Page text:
Viewpoint: A Balanced Budget Amendment That Might Actually Work

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The current debate over national economic policy has drawn to standstill in recent months, amid falling unemployment, budget deficits, and the sundry scandals that have consumed much of Washington. But just because the problems of unemployment and the unsustainability of our long-term budget appear less severe than they did a year ago doesn’t mean they don’t deserve to be addressed.

The conventional wisdom is that nothing is getting done on either of these fronts because the Republican Party isn’t interested in compromise; or, as my colleague Rana Foroohar recently suggested, because conservatives are simply out of ideas that don’t include radical budget slashing or tax cuts for the rich. Politics has surely dampened the appetite for compromise on the Republican side of the isle, but it turns out the GOP is not entirely lacking in fresh ideas. A new book called Balanceby right-leaning economists Glenn Hubbard and Tim Kane, offers some policy proposals that ought to be taken seriously, even by those who don’t agree with all their premises. At the very least, some of these ideas could be used as blueprints for the rare politician seeking some acceptable grounds for compromise.

Balance is a work of economic history: Its goal is to examine why great powers decline, and how the United States can avoid a similar fate. From Rome to the Ottoman Empire, Hubbard and Kane argue that the real cause of superpowers decline was not because of outside threats but because of decay from within. Though certainly not an original insight, it’s an important one because too many of us view economic development as a zero-sum game played between competitors. Over the past fifty years, the popular imagination has held that first the Soviet Union, then Japan, and now China were competitors for a limited supply of global wealth rather than potential partners working towards shared prosperity.

(MORE: Austerity Strikes Back: Budget Hawks Regroup After the Reinhart-Rogoff Affair)

Unshackling ourselves from a declinist mindset that states that the U.S. cannot compete with an ascendant nations like China is an important first step toward sober-minded decisions about policy. Hubbard and Kane clearly point out that America remains, by nearly any measure, the most powerful and productive economy in the world, and that it’s not even really close.

But the central concern for Hubbard and Kane is whether or not we’ll be able to maintain that dominance. If we can’t, Hubbard and Kane argue, it will be because economic realities have moved beyond our political system’s ability to deal with them. Hubbard and Kane write:

“Great powers are rarely brought down by outside adversaries; they destroy themselves from within . . . As political institutions fail to keep up with economic changes, elites respond by concentrating political power, increasing public spending, and eventually taking on an unbearable burden of debt that brings down the entire system. If America’s global economic power comes to an end in our lifetime, it will surely result from a loss of fiscal balance that forces the nation down this well-worn path. Indeed, it is now perfectly clear that our political system is struggling to contend with an economic and fiscal reality for which it was not designed.”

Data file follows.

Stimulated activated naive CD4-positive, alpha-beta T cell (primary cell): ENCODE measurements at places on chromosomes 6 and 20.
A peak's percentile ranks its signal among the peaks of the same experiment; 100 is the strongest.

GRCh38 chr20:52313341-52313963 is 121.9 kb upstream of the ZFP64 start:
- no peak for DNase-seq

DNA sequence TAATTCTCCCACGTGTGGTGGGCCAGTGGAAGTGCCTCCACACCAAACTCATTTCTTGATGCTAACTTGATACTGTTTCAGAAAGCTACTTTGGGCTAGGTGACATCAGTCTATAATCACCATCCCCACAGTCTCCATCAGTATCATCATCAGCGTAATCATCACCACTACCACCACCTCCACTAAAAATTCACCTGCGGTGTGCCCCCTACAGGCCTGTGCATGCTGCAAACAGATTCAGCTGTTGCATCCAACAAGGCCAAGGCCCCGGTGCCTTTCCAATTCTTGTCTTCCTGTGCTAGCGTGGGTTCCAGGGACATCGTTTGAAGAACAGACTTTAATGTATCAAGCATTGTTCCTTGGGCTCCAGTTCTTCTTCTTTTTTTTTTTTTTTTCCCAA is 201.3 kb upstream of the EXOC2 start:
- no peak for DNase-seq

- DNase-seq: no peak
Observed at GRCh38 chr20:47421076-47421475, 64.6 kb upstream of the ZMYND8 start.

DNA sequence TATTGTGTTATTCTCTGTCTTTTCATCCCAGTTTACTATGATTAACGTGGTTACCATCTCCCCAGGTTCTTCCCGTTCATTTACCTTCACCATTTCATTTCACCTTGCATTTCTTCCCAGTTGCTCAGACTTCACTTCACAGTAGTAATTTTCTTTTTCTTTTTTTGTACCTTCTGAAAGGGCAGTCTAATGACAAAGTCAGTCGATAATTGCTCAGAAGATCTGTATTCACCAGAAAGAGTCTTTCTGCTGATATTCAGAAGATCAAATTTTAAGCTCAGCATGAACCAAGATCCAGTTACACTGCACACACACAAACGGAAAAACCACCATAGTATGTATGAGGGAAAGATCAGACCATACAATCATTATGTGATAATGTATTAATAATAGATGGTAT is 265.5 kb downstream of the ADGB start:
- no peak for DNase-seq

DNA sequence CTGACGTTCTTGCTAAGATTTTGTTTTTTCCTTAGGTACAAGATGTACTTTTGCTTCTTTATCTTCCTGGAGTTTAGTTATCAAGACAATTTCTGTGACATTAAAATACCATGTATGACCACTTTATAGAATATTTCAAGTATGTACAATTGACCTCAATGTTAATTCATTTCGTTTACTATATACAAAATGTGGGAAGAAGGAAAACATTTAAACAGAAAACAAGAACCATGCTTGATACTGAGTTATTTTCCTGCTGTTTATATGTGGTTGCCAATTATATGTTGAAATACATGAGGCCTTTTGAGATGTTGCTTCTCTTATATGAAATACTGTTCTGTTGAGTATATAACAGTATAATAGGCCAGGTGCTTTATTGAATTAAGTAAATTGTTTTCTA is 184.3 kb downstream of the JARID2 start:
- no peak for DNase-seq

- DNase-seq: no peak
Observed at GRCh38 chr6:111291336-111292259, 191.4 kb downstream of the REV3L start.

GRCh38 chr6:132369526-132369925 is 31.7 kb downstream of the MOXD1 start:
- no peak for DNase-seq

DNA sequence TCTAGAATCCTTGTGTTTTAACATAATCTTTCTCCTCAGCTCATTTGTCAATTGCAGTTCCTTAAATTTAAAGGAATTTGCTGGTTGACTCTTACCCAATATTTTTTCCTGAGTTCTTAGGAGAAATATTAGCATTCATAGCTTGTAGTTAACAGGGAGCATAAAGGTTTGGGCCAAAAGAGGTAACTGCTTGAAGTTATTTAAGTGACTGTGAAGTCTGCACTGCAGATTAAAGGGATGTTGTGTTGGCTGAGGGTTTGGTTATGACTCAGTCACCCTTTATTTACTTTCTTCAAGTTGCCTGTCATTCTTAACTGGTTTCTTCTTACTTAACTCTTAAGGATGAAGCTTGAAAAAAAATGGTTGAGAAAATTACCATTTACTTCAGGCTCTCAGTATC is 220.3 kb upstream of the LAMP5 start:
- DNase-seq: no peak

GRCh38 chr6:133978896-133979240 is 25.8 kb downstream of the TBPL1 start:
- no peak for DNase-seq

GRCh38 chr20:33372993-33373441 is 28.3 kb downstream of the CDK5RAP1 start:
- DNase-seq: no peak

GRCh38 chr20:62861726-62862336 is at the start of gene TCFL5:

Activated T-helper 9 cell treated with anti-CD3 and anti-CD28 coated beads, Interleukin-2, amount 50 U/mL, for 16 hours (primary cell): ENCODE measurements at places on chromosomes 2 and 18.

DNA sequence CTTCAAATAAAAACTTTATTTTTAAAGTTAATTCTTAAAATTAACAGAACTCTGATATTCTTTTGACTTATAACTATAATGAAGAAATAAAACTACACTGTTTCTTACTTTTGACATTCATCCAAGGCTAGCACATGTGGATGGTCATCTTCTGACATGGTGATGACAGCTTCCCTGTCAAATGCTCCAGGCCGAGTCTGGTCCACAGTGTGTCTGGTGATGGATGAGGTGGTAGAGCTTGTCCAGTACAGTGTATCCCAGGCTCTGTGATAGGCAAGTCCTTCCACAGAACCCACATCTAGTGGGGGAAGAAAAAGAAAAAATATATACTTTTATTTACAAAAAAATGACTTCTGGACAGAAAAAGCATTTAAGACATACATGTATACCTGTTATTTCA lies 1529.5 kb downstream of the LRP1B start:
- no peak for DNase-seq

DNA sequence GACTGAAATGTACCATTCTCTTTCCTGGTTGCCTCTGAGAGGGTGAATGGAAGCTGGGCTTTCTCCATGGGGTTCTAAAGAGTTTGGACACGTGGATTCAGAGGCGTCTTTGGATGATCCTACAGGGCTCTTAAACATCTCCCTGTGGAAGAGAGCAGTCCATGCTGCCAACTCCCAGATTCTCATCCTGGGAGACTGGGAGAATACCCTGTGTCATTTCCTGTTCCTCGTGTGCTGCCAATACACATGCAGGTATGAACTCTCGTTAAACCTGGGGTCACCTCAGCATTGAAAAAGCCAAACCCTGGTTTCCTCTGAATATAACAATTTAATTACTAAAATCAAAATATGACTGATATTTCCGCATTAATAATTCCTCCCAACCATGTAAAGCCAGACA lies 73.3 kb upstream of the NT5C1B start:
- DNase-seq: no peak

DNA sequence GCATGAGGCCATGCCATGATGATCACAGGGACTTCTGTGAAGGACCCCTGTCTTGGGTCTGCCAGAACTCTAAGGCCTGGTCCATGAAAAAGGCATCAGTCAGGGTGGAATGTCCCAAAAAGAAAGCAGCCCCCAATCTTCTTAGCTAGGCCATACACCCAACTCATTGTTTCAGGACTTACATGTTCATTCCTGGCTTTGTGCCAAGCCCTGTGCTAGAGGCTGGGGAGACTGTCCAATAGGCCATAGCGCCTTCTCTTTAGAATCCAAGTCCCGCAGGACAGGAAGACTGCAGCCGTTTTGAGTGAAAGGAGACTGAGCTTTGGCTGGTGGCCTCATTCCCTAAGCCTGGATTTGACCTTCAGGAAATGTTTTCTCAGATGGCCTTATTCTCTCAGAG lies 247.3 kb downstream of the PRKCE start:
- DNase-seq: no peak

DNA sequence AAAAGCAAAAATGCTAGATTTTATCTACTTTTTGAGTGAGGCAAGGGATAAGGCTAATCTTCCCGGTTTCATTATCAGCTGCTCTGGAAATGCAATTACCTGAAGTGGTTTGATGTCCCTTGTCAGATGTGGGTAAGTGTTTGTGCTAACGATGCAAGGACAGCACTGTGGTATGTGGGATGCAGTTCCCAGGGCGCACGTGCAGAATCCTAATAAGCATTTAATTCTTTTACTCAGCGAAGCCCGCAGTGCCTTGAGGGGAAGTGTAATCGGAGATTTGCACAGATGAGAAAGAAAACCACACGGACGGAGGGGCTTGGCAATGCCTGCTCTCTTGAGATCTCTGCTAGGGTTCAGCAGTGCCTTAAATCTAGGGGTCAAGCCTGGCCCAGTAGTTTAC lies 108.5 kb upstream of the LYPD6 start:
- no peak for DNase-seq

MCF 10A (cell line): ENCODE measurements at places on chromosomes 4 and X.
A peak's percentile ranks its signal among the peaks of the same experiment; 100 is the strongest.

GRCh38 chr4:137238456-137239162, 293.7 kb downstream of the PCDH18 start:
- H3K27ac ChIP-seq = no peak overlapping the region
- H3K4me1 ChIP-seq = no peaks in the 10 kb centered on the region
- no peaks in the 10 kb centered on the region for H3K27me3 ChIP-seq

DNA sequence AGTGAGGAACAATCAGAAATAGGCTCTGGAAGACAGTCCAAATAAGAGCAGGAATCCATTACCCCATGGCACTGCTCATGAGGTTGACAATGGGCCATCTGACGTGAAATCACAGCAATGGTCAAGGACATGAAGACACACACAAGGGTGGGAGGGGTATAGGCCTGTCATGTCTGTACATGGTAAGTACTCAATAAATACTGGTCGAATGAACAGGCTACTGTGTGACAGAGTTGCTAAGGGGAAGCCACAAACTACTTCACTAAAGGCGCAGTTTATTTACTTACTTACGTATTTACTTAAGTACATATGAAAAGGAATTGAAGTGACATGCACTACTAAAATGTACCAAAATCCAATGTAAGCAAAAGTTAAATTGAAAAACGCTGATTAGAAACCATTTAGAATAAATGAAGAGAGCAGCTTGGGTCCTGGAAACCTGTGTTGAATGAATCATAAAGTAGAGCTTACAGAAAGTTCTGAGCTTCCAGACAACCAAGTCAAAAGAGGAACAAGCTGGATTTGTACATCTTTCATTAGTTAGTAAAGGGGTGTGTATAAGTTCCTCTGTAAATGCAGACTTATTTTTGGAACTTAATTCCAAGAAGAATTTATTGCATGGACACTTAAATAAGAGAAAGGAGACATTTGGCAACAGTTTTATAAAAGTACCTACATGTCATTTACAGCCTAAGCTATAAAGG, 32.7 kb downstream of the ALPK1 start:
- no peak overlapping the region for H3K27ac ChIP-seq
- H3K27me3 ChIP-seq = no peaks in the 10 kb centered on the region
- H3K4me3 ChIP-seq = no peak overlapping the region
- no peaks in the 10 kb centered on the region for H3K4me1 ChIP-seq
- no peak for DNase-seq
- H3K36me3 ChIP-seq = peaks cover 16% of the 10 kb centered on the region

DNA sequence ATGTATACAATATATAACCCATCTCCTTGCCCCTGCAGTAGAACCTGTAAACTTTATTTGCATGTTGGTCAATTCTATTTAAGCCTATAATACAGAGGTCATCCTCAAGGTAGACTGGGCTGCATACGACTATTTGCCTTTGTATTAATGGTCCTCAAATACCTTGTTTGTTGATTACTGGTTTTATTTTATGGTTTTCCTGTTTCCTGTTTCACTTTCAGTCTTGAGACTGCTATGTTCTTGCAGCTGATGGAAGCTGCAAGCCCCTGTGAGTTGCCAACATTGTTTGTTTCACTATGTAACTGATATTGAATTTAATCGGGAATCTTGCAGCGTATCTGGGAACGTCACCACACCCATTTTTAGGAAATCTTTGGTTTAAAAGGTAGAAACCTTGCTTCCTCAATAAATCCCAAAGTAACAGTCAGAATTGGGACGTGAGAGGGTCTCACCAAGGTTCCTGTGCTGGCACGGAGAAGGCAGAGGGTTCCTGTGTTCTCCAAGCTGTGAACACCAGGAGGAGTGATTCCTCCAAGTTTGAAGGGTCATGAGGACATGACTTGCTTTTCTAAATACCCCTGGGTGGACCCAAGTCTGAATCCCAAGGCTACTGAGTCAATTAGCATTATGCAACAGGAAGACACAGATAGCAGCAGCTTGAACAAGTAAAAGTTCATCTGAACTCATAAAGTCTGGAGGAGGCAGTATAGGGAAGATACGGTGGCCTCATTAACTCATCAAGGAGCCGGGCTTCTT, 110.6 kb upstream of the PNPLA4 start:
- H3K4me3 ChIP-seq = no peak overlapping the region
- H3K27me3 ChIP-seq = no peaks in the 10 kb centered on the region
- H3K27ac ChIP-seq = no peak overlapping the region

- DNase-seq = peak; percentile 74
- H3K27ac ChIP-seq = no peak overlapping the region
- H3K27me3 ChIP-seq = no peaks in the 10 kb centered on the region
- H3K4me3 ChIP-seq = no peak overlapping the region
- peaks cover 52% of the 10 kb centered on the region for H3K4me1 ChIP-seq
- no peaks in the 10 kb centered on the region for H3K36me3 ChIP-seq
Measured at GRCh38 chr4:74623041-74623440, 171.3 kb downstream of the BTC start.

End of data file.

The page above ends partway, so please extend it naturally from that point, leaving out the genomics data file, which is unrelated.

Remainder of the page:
Perhaps the main theme of the book is that the structure of our political system is set up in such a way that our leaders cannot behave rationally. A gerrymandered Congress only serves the very extreme polls of the political spectrum because most representatives’ only professional threats are primary challenges. This causes Republicans to dogmatically resist any tax increases and Democrats to do the same regarding cuts to entitlements. The result, of course, is ballooning deficits and budget showdowns that threaten to destabilize the economy.

But there’s more than just redistricting reform that could help to short-circuit this cycle: Hubbard and Kane endorse a balanced budget amendment that could help as well.

Liberals tend to dismiss a balanced budget amendment as a measure that sounds good to the average voter but is actually naive and dangerous. They argue, correctly, that a law requiring the federal budget to be balanced each year would force governments to cut spending during recessions, the very moments when it is counterproductive to do so. And almost everyone agrees that if governments are forced to slash spending at the very times in which businesses and households are doing so, recessions will only be made deeper.

(MORERepublicans Seem to Be Out of Economic Ideas — Here Are Two Suggestions)

But Hubbard and Kane point out that a balanced budget amendment wouldn’t necessarily require budgets to be balanced in a counterproductive way. An amendment could be structured so that the government would merely have a balanced the budget over an extended period of time, say five or ten years. That way, the government could run deficits, even deep ones, during recessions, and it would have plenty of time to make up for it during the subsequent boom years. Keynesian economics, after all, has always advocated running surpluses in good years and deficits in bad. It’s just that governments have never been particularly good at the the former.